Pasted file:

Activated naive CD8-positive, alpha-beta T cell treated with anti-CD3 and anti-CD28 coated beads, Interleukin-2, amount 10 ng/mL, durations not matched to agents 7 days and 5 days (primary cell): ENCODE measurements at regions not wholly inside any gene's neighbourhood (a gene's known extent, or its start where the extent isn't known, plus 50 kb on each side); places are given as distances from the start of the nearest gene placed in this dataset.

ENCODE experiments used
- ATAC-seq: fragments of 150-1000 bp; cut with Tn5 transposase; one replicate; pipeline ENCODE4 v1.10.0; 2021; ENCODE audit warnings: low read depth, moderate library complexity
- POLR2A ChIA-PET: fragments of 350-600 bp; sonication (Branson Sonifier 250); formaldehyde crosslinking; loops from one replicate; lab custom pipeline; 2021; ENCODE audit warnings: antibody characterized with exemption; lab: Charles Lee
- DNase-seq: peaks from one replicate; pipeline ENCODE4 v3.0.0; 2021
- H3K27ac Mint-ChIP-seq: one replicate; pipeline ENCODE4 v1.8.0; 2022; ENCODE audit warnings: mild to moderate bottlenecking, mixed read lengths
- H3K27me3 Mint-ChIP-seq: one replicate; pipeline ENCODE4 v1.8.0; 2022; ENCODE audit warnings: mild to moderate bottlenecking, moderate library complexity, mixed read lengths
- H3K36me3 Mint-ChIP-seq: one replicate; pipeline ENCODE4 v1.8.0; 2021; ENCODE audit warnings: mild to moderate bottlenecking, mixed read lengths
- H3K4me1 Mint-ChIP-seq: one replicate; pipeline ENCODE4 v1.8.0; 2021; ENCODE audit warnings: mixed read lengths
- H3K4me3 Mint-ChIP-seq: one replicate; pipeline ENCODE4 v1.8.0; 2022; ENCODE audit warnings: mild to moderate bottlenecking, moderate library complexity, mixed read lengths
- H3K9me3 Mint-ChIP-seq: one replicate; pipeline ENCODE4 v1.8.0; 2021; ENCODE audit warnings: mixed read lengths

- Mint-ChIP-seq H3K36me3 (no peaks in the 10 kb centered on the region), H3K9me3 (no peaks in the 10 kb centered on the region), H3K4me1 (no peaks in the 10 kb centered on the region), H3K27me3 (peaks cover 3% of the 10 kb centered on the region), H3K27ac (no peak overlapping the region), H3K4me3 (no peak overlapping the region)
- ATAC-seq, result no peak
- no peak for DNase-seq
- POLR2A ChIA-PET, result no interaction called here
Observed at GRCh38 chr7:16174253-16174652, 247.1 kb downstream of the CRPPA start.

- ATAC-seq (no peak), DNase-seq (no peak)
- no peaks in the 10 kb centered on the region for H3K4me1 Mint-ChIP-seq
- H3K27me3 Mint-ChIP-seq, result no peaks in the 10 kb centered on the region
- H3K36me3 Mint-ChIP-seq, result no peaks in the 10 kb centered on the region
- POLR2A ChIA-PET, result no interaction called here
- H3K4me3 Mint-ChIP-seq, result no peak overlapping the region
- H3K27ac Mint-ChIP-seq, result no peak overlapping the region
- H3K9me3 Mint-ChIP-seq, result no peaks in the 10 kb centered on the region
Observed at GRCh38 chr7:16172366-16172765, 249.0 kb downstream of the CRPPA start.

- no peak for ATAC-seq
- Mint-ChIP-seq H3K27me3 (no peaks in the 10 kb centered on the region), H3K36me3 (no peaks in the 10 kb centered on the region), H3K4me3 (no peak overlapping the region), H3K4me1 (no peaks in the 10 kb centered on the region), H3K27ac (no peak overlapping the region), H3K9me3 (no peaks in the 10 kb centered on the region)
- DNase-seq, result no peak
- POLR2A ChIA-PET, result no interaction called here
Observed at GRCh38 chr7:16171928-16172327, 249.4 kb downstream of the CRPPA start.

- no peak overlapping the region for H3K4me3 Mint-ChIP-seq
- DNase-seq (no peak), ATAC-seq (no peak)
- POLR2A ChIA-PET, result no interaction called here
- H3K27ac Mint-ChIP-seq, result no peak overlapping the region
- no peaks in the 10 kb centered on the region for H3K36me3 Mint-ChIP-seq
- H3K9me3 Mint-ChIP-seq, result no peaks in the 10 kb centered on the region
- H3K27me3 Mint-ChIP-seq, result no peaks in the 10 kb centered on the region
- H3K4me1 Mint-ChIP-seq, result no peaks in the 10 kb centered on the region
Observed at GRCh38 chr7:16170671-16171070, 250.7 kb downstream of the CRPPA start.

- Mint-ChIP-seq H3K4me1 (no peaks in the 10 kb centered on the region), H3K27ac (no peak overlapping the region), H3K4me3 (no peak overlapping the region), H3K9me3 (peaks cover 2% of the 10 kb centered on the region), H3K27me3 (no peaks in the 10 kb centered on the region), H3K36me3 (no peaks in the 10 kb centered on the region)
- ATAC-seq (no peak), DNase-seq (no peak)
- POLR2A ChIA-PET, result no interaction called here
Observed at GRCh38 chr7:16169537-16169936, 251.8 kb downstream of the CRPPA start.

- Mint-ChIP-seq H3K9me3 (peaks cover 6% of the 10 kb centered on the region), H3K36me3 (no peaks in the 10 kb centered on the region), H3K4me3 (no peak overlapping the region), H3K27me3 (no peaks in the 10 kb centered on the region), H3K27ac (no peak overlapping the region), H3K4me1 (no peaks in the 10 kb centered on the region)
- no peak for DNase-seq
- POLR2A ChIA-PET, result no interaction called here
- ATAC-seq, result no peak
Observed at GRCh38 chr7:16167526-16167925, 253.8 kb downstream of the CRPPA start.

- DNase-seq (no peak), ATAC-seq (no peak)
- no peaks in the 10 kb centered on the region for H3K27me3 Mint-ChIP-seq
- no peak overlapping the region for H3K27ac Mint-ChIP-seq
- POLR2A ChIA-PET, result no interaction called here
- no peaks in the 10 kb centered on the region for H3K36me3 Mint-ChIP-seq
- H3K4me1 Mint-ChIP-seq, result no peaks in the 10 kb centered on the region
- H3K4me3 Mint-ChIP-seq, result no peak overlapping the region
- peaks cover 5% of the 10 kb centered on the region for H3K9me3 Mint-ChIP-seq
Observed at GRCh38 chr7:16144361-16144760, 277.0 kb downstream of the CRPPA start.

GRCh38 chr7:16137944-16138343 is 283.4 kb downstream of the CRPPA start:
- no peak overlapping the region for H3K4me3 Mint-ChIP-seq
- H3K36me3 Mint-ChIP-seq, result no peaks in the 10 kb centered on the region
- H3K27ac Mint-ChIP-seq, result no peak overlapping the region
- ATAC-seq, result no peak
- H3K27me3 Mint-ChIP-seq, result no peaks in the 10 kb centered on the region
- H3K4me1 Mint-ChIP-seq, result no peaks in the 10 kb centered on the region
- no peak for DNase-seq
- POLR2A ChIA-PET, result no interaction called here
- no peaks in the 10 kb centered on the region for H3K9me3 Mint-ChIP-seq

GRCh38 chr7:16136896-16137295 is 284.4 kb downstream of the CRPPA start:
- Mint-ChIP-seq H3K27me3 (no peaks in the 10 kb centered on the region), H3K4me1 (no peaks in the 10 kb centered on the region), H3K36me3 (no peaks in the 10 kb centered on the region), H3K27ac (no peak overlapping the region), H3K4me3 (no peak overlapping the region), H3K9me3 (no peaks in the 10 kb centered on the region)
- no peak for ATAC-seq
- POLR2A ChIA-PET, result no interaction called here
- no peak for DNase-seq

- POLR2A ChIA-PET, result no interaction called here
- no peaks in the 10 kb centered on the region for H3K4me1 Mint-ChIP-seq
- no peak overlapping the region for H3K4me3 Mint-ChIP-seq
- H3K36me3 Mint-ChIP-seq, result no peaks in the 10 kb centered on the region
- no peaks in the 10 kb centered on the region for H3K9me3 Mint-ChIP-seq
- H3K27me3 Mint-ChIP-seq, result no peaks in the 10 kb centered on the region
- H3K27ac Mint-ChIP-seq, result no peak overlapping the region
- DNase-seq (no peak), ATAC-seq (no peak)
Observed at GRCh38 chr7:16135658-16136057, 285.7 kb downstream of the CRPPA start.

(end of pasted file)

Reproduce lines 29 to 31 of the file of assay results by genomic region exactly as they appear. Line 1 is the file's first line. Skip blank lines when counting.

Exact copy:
- POLR2A ChIA-PET, result no interaction called here
Observed at GRCh38 chr7:16171928-16172327, 249.4 kb downstream of the CRPPA start.

- no peak overlapping the region for H3K4me3 Mint-ChIP-seq